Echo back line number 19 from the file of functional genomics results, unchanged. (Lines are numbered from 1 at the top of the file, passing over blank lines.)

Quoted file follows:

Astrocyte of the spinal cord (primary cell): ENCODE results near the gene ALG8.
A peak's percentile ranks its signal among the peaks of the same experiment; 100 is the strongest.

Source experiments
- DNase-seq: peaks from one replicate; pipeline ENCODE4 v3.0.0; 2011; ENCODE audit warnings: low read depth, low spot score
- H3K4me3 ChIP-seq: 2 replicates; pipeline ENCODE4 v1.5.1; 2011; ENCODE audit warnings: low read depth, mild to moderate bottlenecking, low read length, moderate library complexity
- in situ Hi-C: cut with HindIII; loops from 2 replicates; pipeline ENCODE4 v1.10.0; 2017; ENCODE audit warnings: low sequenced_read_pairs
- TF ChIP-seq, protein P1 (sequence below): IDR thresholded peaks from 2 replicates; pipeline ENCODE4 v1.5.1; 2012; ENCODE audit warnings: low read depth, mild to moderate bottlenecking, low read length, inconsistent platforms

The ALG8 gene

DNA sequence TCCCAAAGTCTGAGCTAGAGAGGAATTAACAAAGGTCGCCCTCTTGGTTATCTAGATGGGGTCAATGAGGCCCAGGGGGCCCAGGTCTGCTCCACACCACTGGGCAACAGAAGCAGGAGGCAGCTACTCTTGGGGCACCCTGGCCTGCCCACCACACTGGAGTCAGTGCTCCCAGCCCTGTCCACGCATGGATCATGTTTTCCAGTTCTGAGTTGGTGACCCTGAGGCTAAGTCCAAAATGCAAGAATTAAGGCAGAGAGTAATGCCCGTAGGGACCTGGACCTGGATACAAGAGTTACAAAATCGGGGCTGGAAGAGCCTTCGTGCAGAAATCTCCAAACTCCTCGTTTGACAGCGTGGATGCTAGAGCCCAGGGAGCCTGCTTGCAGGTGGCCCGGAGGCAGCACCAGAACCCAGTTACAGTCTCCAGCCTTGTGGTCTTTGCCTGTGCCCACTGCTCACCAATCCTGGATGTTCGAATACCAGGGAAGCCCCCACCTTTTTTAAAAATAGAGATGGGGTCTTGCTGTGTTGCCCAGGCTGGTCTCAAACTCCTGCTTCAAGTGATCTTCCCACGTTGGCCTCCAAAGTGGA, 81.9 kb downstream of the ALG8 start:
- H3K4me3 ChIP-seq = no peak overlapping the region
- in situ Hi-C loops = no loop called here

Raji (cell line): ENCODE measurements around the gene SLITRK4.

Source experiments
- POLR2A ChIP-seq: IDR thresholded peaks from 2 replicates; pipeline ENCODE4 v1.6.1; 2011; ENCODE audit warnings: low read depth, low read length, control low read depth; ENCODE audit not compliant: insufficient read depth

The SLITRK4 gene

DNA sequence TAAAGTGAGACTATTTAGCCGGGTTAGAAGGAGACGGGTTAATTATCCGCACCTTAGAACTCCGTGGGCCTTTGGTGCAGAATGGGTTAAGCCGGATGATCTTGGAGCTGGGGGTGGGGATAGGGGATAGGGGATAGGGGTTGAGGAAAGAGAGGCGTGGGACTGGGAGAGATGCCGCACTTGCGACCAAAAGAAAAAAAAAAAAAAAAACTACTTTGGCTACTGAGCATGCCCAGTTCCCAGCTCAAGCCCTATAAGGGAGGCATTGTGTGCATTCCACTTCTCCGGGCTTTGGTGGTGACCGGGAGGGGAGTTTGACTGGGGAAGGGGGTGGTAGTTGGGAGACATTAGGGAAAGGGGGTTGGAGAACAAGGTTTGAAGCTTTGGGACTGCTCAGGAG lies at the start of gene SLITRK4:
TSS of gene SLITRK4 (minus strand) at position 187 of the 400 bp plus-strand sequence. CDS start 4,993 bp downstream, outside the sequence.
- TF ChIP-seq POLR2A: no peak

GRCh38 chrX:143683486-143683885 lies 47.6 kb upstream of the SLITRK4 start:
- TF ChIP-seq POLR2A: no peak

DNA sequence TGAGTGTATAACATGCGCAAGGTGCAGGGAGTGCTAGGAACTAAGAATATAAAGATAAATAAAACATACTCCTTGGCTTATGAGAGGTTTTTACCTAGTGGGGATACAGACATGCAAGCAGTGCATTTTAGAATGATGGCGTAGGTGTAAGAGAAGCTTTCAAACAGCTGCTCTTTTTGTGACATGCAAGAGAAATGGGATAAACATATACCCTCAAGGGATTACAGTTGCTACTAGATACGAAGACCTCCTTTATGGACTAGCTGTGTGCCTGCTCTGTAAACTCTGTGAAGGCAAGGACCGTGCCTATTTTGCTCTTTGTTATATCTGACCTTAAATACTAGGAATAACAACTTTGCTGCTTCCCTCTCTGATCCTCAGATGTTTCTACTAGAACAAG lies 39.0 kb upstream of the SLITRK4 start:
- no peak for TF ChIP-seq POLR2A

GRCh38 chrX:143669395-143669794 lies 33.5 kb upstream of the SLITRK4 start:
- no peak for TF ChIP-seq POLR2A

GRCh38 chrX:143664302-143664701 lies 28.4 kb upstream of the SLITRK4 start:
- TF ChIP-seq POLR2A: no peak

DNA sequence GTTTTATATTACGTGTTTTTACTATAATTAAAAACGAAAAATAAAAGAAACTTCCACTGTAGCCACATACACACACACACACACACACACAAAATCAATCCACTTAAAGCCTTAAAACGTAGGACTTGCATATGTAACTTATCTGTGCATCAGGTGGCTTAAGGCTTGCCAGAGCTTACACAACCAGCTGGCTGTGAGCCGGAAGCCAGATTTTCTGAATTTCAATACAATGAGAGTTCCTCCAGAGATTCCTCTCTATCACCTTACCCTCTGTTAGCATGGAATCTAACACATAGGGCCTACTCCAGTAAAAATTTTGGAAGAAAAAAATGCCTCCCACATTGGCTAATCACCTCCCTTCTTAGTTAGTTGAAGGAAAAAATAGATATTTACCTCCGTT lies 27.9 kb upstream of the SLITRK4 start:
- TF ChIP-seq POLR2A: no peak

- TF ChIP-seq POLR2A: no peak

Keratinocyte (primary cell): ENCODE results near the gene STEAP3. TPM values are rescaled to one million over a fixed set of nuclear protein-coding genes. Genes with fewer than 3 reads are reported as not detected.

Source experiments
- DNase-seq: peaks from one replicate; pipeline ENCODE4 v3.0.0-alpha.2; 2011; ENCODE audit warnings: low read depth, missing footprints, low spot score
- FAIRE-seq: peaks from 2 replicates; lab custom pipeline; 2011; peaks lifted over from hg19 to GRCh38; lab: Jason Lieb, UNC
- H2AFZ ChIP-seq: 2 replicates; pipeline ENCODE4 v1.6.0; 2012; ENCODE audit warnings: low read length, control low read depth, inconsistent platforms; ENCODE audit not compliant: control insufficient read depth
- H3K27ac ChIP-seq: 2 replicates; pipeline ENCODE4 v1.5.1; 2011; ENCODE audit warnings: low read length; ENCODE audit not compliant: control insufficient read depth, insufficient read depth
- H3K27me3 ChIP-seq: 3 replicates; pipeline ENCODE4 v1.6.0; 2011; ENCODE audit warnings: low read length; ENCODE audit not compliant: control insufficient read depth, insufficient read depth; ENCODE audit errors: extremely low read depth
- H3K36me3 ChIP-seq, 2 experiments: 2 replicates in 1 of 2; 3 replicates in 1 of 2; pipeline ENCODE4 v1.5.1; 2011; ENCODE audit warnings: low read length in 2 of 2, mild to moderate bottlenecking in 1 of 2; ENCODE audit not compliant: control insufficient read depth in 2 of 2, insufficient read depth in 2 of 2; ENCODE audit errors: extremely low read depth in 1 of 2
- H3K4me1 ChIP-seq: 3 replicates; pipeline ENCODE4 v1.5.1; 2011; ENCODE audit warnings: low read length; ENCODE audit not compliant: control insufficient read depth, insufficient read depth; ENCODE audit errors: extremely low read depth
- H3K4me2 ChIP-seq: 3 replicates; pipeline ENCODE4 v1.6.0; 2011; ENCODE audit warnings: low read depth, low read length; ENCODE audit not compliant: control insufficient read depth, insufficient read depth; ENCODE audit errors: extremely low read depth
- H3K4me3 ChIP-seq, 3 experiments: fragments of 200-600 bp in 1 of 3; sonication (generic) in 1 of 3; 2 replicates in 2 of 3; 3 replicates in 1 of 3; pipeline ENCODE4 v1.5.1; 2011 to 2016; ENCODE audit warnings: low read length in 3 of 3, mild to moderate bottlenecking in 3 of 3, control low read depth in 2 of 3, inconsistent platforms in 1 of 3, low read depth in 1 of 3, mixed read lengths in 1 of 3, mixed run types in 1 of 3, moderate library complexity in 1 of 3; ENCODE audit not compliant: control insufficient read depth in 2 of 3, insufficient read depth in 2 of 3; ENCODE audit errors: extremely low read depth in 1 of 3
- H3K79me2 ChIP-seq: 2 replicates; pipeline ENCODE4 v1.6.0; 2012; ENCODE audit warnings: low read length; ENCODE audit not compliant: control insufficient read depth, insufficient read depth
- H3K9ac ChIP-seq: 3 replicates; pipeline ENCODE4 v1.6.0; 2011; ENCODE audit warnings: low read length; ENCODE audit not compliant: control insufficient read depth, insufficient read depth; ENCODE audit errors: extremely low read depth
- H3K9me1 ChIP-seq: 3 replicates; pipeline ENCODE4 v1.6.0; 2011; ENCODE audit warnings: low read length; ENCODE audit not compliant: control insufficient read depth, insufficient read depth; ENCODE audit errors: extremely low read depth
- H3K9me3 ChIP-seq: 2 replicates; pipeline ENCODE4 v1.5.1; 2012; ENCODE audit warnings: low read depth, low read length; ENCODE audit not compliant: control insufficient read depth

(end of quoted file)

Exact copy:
GRCh38 chrX:143683486-143683885 lies 47.6 kb upstream of the SLITRK4 start: